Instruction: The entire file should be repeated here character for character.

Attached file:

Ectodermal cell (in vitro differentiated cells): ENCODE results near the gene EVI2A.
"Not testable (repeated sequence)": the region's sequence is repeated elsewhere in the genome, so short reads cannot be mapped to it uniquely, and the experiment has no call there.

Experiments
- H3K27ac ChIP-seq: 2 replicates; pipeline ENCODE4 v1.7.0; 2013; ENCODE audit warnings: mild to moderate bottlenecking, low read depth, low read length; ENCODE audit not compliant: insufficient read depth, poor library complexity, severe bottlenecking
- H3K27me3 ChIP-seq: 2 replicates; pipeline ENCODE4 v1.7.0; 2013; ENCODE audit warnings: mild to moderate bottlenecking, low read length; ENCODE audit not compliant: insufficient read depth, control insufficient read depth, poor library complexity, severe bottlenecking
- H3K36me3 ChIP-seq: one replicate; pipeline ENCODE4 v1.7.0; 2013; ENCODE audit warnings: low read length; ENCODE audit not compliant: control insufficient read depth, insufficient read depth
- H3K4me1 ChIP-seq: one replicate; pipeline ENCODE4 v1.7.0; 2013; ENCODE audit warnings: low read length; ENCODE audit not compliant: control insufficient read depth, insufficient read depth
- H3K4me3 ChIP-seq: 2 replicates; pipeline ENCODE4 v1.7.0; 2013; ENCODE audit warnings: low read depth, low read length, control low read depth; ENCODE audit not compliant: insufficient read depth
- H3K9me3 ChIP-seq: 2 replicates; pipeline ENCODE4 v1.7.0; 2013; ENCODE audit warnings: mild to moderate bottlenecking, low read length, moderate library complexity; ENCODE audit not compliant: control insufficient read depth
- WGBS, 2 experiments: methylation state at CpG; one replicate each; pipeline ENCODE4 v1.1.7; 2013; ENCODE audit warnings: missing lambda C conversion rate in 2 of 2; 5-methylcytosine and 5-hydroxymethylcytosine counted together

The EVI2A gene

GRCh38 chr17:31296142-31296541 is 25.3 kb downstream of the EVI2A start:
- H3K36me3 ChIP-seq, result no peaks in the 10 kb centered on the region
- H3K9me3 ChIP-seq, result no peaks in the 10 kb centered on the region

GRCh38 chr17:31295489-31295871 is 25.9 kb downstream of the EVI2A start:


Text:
Ectodermal cell (in vitro differentiated cells): ENCODE results near the gene EVI2A.
"Not testable (repeated sequence)": the region's sequence is repeated elsewhere in the genome, so short reads cannot be mapped to it uniquely, and the experiment has no call there.

Experiments
- H3K27ac ChIP-seq: 2 replicates; pipeline ENCODE4 v1.7.0; 2013; ENCODE audit warnings: mild to moderate bottlenecking, low read depth, low read length; ENCODE audit not compliant: insufficient read depth, poor library complexity, severe bottlenecking
- H3K27me3 ChIP-seq: 2 replicates; pipeline ENCODE4 v1.7.0; 2013; ENCODE audit warnings: mild to moderate bottlenecking, low read length; ENCODE audit not compliant: insufficient read depth, control insufficient read depth, poor library complexity, severe bottlenecking
- H3K36me3 ChIP-seq: one replicate; pipeline ENCODE4 v1.7.0; 2013; ENCODE audit warnings: low read length; ENCODE audit not compliant: control insufficient read depth, insufficient read depth
- H3K4me1 ChIP-seq: one replicate; pipeline ENCODE4 v1.7.0; 2013; ENCODE audit warnings: low read length; ENCODE audit not compliant: control insufficient read depth, insufficient read depth
- H3K4me3 ChIP-seq: 2 replicates; pipeline ENCODE4 v1.7.0; 2013; ENCODE audit warnings: low read depth, low read length, control low read depth; ENCODE audit not compliant: insufficient read depth
- H3K9me3 ChIP-seq: 2 replicates; pipeline ENCODE4 v1.7.0; 2013; ENCODE audit warnings: mild to moderate bottlenecking, low read length, moderate library complexity; ENCODE audit not compliant: control insufficient read depth
- WGBS, 2 experiments: methylation state at CpG; one replicate each; pipeline ENCODE4 v1.1.7; 2013; ENCODE audit warnings: missing lambda C conversion rate in 2 of 2; 5-methylcytosine and 5-hydroxymethylcytosine counted together

The EVI2A gene

GRCh38 chr17:31296142-31296541 is 25.3 kb downstream of the EVI2A start:
- H3K36me3 ChIP-seq, result no peaks in the 10 kb centered on the region
- H3K9me3 ChIP-seq, result no peaks in the 10 kb centered on the region

GRCh38 chr17:31295489-31295871 is 25.9 kb downstream of the EVI2A start: